Ruminations would feel very differently if the marketplace were structured differently than it is today, but we have no belief at all that the marketplace will change. So long as the marketplace (for anything more than a short-term lease) places the risk of changes in operating expenses on tenants, there will be a dichotomy when it comes to pass-through expenses. Landlords will continue to spend them and send the charges to tenants, and tenants will continue to doubt that they’ve gotten a fair shake. If Ruminations were redesigning the marketplace, it would put the risk of changes in operating expenses on the landlord and make the common lease into a “gross” lease. Yes, the rent would cover everything (perhaps, not taxes) and the landlord would be entitled to whatever the marketplace would allow in the way of rent. And, that rent would include all forms of profit earned by a landlord. Tenants and landlords could compare the real rents being charged for the property to those at competitive properties. That would put the risk of the costs in the same hands as those that have some semblance of control over the costs.
At this point, we have only two thoughts and one story to go.
Observant readers will tell us that the marketplace has such an approach already – leases with “fixed CAM.” We agree, though Ruminations would prefer that there be a single “price” to be charged and not one for “base rent” and another for “fixed CAM.” After all, in the end, that’s the effect of “fixed CAM” even where the stated rate of annual percentage rent increases might not be the same for each component – they can be blended. The problem here is that, despite the entire buzz about the “fixed CAM” approach, its use isn’t all that common. Perhaps, at some later date, we’ll Ruminate about that whole topic.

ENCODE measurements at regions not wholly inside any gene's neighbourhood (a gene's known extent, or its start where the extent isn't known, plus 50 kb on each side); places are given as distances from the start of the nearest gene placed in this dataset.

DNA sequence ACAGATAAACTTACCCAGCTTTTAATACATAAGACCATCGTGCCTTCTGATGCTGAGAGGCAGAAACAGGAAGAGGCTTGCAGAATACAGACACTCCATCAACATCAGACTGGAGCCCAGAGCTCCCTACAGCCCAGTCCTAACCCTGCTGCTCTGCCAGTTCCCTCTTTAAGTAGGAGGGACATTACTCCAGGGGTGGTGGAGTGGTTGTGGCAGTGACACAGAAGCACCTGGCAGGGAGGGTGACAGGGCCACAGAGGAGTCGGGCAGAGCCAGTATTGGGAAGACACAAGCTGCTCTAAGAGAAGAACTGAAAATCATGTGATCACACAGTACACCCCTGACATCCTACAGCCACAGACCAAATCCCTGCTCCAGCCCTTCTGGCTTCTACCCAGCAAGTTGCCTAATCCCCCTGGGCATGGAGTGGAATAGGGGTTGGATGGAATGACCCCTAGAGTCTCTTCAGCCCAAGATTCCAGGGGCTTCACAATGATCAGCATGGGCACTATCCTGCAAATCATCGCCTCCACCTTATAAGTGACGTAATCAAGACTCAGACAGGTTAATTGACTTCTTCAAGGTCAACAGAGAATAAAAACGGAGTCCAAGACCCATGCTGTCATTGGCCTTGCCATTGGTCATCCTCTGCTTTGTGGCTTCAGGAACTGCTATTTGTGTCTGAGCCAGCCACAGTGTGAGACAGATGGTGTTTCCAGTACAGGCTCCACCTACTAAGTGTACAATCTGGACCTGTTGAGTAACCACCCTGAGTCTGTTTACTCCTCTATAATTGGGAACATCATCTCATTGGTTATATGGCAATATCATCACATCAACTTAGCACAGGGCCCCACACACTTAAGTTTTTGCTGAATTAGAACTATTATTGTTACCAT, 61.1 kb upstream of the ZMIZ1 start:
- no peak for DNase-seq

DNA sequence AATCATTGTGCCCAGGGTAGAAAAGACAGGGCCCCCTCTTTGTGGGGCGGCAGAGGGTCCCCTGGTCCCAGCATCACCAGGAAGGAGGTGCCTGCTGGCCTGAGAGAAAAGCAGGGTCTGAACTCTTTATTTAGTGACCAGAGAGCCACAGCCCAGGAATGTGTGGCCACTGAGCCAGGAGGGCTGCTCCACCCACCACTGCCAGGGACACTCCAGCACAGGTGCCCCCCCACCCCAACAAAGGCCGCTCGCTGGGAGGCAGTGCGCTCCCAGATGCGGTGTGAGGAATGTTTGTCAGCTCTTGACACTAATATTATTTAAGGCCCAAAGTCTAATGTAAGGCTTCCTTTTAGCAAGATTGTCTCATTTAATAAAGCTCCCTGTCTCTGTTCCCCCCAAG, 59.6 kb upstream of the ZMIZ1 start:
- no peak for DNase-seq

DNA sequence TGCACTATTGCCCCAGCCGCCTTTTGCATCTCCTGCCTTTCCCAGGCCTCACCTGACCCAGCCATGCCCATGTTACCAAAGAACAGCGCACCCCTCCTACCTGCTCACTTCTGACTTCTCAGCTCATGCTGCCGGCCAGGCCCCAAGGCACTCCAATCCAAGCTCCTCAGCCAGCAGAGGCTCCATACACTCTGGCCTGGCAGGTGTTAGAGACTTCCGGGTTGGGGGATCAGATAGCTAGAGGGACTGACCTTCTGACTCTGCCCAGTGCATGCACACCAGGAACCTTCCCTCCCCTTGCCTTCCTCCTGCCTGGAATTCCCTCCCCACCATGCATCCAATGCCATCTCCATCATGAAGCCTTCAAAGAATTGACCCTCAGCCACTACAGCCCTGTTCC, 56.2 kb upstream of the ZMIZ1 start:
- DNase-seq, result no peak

Observant readers will also tell us that by giving the landlord a fixed annual payment toward operating expenses, it would be disincentivized. [Don’t you just love how adding “ize” to a noun creates a verb?] Landlords wouldn’t properly maintain the property because they are already getting paid to do so and the less they spend, the more they make. We’re not so sure that’s the way it works in the real world. If it were, landlords wouldn’t refresh their properties when they fall behind their competitors. Those refreshments require landlords to reach into their own pockets. And, properties that aren’t maintained don’t command the same rent as those that are. Would someone voluntarily pay the same rent for a property in really good shape as they would pay for one with parking lots that resemble the old Ho Chi Minh Trail? Perhaps, at some later date, we’ll Ruminate about that whole topic.
Now, the war story. The owner of a large office park regrets having leased office space to a large shopping center developer. Why? The shopping developer audited the pass-through charges and, since no one knows how to pad operating expenses as well as a shopping center developer, it forced a large reduction. Then, it offered its services to every other tenant in the office park (for a fee). Years ago, a court in New York “OK’d” a residential cooperative board’s rejection of a prospective owner because he was an attorney and attorneys were feared to be too litigious. The court said that attorneys were not a “protected class” that could not be discriminated against. Neither are shopping center developers. For that reason, the office park owner declared: “No more shopping center developers as tenants.”